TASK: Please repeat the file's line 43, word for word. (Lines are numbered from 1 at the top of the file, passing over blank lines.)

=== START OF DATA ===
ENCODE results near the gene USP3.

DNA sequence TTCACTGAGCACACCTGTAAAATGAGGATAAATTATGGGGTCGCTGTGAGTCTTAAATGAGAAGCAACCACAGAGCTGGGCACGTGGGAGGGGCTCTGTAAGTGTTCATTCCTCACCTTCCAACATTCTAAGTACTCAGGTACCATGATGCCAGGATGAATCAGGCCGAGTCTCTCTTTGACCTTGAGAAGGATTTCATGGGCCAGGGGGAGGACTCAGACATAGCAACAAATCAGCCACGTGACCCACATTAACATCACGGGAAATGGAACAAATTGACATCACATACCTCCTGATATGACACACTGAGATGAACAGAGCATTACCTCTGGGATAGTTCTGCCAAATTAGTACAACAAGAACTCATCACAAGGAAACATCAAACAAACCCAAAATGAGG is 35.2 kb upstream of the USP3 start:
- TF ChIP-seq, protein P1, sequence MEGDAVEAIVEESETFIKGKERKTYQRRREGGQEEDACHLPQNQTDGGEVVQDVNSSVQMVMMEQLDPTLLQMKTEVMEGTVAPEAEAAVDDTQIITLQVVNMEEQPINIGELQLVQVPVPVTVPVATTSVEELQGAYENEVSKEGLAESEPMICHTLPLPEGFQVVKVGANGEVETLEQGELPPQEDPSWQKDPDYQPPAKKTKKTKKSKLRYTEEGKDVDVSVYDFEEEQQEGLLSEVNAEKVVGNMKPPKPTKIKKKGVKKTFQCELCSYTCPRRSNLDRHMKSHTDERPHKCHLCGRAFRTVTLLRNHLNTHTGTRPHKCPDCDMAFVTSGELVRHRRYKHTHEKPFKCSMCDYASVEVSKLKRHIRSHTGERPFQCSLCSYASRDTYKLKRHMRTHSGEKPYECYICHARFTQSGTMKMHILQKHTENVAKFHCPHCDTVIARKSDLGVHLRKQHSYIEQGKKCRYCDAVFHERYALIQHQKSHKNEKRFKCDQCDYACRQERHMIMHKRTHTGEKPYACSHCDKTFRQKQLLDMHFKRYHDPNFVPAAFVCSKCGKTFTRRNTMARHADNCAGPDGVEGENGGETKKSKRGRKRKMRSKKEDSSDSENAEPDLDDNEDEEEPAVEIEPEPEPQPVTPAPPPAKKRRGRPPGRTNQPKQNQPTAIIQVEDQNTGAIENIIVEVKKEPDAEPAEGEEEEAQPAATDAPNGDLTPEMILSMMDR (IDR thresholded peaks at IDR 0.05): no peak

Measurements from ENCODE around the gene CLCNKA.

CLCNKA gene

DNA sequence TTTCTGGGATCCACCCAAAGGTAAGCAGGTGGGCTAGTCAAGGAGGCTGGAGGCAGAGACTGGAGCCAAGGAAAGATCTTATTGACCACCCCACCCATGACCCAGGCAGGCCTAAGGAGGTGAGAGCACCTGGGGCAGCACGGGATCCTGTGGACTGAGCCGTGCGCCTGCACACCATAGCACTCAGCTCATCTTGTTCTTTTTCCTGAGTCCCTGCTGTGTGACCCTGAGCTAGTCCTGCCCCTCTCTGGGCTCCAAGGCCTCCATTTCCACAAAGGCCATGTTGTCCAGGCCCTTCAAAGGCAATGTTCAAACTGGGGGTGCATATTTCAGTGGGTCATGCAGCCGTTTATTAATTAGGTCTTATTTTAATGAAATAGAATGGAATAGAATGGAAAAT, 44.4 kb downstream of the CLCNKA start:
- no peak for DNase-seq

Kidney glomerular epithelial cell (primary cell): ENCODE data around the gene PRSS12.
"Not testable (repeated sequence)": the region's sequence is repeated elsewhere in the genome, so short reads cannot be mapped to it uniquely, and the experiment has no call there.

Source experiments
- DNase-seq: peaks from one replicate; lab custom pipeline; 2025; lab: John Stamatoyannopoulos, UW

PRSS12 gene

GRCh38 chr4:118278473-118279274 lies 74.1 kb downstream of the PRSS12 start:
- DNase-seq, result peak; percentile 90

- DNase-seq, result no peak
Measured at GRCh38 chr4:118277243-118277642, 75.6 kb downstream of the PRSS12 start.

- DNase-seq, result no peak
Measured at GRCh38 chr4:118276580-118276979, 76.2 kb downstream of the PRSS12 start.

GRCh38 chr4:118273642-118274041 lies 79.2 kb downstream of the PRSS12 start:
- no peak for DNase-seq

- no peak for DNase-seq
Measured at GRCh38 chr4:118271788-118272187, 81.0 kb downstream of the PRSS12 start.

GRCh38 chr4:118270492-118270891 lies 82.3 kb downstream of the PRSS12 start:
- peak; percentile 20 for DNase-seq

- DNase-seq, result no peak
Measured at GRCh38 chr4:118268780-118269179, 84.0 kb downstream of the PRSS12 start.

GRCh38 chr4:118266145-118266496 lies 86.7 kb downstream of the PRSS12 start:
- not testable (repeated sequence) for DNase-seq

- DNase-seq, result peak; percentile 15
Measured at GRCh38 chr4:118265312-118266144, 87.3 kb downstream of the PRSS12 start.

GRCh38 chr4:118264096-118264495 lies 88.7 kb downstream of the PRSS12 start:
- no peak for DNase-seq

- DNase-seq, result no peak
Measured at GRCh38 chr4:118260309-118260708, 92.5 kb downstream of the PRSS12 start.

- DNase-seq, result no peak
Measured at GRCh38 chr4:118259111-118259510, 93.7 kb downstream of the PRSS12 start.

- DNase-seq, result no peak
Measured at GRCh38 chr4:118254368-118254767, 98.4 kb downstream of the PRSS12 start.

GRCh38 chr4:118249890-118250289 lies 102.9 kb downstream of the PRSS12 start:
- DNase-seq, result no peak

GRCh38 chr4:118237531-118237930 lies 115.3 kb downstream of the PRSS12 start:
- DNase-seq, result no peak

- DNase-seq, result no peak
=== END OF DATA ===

- DNase-seq, result no peak